Cartas a la princesa

Cartas a la princesa

Editing and Foreword, Ignacio Echeverría - Penguin Random House, 2023
336 pages

Previously unpublished book by the great Rio de la Plata writer. Letters that he wrote between 1987 and 1989 to his last wife which reveal a large extent of his literary and personal universe.

“Princesa, esto no es una carta para vos (¿qué te puedo decir que ya no te haya dicho, de bueno y de malo?), sino que, como otras veces, utilizo tu imagen de interlocutor privilegiado para desarrollar mi monólogo de búsqueda, buscando precisamente que tu imagen me ayude a no salirme demasiado de la razón”.

Between 1987 and 1989, while Mario Levrero was living in Buenos Aires, he worked in crossword puzzle magazines to earn enough money to buy what he longed for most: time for writing. There he began a romance with Alicia Hoppe, who had been the wife of an old friend and, later, his personal physician, and who accompanied him for years in his psychosomatic problems. At the time, she lived in Colonia (Uruguay) and these letters are a testimony of the development of that adult love, as well as a literary record of the obsessions, fears and illusions of a singular writer, with an extraordinary power of observation and analysis.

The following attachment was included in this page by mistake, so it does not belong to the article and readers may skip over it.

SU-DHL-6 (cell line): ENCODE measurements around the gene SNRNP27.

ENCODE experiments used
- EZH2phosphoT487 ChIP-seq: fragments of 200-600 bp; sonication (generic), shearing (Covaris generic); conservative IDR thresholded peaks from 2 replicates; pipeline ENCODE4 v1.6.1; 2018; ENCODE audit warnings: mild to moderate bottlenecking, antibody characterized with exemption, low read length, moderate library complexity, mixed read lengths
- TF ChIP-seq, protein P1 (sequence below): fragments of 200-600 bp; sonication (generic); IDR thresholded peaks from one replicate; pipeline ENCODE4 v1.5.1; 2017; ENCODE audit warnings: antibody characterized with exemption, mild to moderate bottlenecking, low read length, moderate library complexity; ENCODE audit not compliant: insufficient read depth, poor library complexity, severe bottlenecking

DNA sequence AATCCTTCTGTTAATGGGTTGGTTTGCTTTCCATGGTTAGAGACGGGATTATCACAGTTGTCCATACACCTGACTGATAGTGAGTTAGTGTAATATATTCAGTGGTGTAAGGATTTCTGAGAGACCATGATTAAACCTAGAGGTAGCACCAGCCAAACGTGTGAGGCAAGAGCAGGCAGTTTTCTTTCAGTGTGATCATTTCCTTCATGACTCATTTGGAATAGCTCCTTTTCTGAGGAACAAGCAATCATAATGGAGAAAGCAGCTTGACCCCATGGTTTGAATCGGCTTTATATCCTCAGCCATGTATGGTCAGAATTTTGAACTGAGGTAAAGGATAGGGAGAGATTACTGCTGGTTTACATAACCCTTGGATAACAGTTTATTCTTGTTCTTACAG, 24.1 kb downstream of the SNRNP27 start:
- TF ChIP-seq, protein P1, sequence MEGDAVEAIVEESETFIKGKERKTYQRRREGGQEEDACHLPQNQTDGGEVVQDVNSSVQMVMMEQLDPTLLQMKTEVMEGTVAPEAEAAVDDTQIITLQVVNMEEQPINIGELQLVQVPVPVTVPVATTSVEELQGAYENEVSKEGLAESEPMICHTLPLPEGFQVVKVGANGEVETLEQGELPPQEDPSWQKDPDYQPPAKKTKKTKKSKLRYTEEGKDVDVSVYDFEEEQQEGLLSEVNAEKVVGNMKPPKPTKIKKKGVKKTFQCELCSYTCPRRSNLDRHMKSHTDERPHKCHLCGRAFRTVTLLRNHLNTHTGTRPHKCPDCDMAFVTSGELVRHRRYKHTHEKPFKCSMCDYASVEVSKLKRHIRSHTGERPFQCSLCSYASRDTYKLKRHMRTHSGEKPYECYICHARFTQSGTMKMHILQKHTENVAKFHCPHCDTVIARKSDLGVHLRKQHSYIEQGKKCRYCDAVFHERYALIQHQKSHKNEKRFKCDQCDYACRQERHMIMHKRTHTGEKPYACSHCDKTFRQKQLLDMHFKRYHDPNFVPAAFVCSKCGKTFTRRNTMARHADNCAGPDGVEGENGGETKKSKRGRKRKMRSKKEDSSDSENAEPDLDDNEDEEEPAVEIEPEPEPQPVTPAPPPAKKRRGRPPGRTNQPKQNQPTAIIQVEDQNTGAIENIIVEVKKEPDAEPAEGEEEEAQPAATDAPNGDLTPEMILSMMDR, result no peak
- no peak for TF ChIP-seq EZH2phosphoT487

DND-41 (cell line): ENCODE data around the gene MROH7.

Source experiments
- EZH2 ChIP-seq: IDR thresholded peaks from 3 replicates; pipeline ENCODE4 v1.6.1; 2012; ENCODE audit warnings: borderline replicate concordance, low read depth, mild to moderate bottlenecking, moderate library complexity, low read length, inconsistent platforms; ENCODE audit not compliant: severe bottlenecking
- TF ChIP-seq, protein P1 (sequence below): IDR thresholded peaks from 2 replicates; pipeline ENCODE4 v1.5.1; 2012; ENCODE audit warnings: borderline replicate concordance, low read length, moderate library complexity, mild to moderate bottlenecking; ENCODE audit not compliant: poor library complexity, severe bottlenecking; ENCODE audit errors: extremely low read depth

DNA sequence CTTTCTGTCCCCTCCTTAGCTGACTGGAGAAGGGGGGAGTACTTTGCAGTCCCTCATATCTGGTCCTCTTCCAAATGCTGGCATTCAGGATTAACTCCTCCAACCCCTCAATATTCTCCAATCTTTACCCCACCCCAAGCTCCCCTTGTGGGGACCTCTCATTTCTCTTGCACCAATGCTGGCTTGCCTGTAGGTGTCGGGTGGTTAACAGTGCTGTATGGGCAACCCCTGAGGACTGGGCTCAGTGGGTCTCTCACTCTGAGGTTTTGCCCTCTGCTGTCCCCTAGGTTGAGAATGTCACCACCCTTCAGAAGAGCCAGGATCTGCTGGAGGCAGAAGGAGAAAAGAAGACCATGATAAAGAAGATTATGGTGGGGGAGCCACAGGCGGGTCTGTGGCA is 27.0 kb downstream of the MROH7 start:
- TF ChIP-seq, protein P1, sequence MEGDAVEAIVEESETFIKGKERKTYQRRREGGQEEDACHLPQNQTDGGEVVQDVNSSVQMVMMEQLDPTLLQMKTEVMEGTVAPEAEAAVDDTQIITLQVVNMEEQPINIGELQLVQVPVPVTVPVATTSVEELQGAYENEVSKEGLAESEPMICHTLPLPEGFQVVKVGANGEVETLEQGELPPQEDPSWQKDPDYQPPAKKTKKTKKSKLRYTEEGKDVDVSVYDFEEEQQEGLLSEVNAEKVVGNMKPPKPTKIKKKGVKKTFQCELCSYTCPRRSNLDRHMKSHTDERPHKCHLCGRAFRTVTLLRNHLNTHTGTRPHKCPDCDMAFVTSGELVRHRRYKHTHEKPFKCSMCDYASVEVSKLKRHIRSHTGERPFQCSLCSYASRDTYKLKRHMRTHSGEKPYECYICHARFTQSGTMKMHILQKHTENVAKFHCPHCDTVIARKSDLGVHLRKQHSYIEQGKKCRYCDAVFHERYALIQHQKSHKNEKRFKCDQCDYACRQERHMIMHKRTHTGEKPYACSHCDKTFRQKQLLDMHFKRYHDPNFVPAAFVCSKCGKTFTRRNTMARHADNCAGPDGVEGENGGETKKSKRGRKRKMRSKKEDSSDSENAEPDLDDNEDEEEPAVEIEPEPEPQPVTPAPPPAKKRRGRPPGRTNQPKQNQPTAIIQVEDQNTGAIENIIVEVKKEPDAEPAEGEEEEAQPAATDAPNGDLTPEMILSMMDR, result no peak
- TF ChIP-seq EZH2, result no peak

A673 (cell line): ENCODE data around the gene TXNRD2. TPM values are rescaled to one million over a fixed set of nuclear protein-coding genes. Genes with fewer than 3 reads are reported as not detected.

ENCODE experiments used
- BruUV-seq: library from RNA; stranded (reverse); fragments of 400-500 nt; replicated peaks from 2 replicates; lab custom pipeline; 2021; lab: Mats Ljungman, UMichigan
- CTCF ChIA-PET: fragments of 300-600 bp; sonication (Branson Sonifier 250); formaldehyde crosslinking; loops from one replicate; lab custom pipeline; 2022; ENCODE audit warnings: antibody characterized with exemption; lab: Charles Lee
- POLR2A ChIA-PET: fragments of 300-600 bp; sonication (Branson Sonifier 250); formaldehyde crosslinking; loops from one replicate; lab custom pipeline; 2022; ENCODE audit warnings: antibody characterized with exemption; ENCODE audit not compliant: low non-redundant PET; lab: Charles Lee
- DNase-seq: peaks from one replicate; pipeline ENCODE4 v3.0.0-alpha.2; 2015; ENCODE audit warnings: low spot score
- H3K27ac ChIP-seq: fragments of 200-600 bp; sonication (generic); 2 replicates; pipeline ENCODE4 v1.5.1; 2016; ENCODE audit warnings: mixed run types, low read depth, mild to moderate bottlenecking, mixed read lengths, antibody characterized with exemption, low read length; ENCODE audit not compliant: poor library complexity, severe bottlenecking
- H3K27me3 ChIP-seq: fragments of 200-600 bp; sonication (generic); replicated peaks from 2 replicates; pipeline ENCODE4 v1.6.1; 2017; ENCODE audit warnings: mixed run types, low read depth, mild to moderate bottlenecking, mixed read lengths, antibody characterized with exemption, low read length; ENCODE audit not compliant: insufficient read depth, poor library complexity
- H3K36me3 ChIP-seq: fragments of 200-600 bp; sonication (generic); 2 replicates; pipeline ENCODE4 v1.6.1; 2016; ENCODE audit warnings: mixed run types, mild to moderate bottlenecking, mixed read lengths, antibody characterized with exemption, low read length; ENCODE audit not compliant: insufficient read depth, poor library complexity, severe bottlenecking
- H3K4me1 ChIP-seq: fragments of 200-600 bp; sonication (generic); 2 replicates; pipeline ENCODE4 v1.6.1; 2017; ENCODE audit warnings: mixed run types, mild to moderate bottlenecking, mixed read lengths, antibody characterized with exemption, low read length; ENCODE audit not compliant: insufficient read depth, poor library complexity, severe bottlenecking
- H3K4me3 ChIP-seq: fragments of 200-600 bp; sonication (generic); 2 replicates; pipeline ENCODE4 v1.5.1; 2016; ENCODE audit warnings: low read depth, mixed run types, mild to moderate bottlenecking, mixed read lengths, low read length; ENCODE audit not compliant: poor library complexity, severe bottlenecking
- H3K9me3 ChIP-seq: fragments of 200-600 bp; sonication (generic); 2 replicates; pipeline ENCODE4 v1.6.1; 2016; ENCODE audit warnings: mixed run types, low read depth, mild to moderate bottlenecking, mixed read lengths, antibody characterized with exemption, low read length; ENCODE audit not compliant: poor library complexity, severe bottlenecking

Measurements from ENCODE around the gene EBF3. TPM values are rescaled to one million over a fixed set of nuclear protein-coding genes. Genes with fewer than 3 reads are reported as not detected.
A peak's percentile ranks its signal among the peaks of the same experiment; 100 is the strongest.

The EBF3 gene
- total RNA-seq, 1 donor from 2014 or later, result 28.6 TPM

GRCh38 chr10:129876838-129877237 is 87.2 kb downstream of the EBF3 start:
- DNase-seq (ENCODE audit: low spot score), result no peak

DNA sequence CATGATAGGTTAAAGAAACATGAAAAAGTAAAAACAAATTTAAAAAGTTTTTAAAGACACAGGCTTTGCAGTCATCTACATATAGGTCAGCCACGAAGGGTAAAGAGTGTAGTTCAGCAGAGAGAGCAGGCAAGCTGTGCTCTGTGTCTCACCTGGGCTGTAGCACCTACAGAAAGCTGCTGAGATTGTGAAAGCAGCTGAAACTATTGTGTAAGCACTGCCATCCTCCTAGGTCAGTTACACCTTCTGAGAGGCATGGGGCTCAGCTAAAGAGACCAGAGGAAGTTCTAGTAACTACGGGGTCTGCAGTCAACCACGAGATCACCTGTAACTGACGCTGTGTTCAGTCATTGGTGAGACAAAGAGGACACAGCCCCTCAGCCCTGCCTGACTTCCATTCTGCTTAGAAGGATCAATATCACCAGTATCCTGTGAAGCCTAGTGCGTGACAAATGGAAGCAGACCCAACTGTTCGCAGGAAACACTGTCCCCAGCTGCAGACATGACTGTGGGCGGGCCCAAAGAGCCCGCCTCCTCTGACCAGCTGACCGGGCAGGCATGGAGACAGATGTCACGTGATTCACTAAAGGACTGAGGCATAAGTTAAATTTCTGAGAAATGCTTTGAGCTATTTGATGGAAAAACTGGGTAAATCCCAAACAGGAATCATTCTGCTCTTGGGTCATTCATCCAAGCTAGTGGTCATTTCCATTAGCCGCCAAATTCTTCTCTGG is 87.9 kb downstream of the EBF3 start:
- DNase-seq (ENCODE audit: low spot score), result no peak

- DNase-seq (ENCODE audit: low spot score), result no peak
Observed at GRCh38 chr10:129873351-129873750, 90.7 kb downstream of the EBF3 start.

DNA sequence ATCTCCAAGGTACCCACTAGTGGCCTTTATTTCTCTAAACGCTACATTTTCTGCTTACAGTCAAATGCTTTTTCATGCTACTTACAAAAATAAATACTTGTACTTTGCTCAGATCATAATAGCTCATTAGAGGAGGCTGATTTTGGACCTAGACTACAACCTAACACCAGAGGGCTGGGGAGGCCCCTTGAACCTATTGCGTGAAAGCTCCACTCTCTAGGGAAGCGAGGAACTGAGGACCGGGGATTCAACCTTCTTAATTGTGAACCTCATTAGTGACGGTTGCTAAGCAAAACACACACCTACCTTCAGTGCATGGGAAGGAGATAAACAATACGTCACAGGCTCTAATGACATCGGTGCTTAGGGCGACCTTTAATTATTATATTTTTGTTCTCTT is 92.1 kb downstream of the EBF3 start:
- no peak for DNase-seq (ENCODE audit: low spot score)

This previously unpublished book exists thanks to the careful editing of Ignacio Echeverría and the generosity of Alicia, who, as in those years, once again awakened the writer’s straggling soul, which was sometimes lost in its own labyrinths.

Cartas a la princesa is the display of a singular mind (let’s not forget that his occupation involved crossword puzzles and games of wit), a mental theater that rotates scenarios: oniric, fantastical, neurotic and superstitious. As always, Levrero gets interesting as the text goes along; his is an involving technique that bets on the long run. Matías Serra Bradford, Revista Ñ

The writer’s insight is so visceral that it disrupts whatever privacy the letters may have: the reader, whoever he or she may be, becomes the captive princess of these texts. Javier Mattio, La voz